For as much as we understand about the cosmos surrounding us, there are plenty of as-of-yet-unknown celestial events still unfolding before our very eyes. This week, Americans will have a change to witness something truly remarkable in this regard…maybe.
Human beings have been fairly adept at predicting certain cosmic events for thousands of years. Our ancestors were keen in using the moon and stars to navigate, and in doing so they learned an awful lot about how our world travels throughout the solar system.
But in the wee hours of Tuesday morning, observers will be keeping an eye to sky, wondering when, (or if), a wild new “meteor storm” could light up our atmosphere.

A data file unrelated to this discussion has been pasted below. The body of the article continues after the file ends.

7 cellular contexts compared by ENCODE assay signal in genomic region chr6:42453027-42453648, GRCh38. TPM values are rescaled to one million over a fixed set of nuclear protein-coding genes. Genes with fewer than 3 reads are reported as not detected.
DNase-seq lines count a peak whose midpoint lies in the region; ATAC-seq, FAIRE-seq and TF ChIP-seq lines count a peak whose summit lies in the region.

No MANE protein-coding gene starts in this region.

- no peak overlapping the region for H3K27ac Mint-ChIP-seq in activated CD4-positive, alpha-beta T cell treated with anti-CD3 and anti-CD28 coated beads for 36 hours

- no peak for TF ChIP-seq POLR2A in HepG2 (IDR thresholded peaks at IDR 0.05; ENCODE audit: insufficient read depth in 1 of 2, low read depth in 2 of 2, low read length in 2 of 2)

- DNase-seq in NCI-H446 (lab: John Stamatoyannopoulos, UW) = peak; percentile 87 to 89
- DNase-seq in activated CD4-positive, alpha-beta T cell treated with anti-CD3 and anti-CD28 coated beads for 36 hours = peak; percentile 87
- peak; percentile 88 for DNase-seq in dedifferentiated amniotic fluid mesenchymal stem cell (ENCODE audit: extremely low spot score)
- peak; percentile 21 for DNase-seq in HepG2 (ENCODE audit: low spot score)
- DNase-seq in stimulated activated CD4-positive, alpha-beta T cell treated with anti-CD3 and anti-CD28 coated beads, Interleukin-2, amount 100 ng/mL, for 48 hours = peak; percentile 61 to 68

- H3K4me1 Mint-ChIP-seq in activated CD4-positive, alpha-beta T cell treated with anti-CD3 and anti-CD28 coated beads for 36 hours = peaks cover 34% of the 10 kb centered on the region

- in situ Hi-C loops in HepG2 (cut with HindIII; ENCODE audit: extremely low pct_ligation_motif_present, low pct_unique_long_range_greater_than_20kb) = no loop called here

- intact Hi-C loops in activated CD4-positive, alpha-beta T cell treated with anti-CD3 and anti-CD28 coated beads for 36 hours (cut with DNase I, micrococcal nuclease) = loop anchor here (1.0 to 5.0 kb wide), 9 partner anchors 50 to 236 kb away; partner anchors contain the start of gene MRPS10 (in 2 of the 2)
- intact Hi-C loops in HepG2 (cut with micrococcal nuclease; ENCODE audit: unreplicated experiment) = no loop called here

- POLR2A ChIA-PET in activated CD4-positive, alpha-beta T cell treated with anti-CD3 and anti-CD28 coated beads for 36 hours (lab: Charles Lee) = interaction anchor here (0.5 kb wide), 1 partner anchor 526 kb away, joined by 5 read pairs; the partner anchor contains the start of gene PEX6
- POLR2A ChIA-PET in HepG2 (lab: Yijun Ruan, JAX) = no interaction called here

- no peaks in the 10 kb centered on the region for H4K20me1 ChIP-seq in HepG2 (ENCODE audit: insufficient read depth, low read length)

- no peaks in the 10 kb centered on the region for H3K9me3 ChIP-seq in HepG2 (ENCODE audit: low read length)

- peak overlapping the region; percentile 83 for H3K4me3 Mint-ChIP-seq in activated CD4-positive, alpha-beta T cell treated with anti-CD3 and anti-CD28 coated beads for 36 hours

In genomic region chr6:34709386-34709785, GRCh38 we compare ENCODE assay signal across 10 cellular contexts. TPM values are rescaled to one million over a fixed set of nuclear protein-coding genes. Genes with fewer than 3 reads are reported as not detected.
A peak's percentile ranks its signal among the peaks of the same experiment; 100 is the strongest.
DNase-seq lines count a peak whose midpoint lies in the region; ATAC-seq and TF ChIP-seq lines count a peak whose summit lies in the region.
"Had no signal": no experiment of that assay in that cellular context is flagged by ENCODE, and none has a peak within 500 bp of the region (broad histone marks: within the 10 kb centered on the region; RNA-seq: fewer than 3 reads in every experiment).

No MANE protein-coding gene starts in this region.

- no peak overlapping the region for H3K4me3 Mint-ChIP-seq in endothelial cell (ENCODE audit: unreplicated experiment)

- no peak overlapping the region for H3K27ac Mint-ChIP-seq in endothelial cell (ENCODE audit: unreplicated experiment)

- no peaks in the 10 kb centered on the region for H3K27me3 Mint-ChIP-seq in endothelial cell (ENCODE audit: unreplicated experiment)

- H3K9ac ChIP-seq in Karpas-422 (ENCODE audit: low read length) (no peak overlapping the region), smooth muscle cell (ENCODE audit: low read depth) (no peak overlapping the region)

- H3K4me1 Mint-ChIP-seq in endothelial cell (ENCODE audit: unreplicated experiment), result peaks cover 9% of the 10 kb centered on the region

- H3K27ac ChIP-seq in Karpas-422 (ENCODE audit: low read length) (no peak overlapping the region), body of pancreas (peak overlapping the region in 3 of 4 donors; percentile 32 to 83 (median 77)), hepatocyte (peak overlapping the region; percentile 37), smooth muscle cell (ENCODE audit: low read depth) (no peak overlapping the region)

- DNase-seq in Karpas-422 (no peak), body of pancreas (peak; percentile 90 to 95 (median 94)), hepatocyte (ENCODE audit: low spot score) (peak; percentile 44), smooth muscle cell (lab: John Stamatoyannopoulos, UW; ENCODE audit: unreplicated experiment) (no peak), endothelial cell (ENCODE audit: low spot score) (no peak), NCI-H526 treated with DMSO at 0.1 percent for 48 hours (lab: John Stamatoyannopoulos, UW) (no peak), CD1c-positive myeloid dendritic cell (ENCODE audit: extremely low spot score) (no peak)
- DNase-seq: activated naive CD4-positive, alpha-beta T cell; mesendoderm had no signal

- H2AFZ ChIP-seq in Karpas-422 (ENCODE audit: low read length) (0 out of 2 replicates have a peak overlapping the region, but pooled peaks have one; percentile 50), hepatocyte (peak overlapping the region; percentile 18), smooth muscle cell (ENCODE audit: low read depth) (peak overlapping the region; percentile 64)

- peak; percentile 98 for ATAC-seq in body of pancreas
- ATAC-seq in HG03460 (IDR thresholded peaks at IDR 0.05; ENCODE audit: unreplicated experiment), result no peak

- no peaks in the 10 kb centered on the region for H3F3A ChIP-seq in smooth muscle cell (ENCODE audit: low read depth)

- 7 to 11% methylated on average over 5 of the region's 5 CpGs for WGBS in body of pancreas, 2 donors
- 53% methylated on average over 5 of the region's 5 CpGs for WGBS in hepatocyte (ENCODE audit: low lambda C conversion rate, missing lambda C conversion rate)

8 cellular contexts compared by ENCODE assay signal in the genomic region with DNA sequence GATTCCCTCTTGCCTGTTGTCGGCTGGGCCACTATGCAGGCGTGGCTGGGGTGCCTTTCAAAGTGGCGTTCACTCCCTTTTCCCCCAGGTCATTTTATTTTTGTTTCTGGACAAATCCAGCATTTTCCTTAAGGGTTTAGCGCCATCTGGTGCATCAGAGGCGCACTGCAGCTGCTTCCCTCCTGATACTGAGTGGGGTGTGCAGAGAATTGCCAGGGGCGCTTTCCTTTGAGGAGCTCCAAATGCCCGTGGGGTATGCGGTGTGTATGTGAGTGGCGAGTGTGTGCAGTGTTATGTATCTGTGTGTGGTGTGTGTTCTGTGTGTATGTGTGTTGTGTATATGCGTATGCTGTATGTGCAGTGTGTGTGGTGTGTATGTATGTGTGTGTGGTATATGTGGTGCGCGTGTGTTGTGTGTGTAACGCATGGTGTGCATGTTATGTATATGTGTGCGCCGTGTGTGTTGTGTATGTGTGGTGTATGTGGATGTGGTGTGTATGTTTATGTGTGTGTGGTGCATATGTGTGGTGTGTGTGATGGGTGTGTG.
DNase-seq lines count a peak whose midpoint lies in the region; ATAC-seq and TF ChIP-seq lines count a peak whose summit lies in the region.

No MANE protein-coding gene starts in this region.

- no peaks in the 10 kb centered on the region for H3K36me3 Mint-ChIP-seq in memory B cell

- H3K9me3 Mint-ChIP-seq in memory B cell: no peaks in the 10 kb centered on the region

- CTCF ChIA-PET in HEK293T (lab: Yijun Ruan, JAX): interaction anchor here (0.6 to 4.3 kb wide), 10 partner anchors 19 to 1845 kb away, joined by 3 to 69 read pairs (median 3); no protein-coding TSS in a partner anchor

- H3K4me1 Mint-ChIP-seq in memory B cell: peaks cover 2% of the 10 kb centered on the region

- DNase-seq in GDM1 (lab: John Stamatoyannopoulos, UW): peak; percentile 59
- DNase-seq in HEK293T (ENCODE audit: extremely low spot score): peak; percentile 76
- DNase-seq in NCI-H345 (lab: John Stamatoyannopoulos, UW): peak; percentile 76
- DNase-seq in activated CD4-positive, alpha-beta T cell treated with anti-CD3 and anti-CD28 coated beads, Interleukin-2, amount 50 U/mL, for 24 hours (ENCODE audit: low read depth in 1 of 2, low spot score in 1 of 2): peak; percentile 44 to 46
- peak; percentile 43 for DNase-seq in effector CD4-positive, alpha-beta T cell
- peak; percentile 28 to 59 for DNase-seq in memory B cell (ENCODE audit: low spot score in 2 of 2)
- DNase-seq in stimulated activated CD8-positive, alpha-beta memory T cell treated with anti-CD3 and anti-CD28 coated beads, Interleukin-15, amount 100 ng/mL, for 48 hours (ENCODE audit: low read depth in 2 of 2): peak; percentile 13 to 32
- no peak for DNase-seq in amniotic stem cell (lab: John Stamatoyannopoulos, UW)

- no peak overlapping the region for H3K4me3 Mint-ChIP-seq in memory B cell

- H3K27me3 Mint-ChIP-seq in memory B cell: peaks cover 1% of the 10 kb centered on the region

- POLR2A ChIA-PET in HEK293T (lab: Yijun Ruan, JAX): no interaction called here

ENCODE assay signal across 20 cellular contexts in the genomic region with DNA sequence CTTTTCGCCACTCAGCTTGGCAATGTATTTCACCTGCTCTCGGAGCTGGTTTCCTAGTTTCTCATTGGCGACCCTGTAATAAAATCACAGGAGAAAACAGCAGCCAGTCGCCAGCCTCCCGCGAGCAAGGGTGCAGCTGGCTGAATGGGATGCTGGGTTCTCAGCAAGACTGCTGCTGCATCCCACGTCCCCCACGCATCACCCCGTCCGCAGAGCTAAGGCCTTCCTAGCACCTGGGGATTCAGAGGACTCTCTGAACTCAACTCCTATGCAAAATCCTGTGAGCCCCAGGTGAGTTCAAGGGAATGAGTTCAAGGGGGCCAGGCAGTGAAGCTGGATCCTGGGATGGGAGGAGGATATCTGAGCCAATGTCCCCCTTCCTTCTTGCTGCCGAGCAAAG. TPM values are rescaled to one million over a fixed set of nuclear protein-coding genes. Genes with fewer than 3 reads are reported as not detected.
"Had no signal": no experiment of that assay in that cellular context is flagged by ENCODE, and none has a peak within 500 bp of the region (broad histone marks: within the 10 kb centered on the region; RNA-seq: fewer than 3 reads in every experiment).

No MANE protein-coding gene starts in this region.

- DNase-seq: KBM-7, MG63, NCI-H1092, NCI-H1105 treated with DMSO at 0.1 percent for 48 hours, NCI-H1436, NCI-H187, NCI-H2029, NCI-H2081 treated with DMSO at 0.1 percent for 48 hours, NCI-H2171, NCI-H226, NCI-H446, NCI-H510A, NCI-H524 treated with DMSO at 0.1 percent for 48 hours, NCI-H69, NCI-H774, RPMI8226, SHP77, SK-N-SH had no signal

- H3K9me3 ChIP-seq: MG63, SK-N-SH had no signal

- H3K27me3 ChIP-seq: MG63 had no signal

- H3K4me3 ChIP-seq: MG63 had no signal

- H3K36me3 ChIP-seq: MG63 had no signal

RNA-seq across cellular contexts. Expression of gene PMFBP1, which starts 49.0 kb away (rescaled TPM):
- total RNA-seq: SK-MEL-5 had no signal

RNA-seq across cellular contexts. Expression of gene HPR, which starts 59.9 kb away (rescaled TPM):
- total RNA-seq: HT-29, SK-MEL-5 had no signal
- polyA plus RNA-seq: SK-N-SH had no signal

Stargazers could be treated to a new meteor shower Monday night, but there’s a catch.
The meteor shower, known as the Tau Herculids, could appear around 10 p.m. on the West Coast, but it all depends on the speed of the meteors.Trending:
NASA says if the particles are fast enough, the shower may be visible from North America. If the particles are slow, people won’t see much of anything.
But, if the meteors come in hot enough, there is potential for a truly spectacular show.
If the shower is visible, scientists say people could spot roughly 1,000 shooting stars per hour.
The shower contains remnants of a previously known comet, whose shattering demise has sent space debris sailing through the solar system.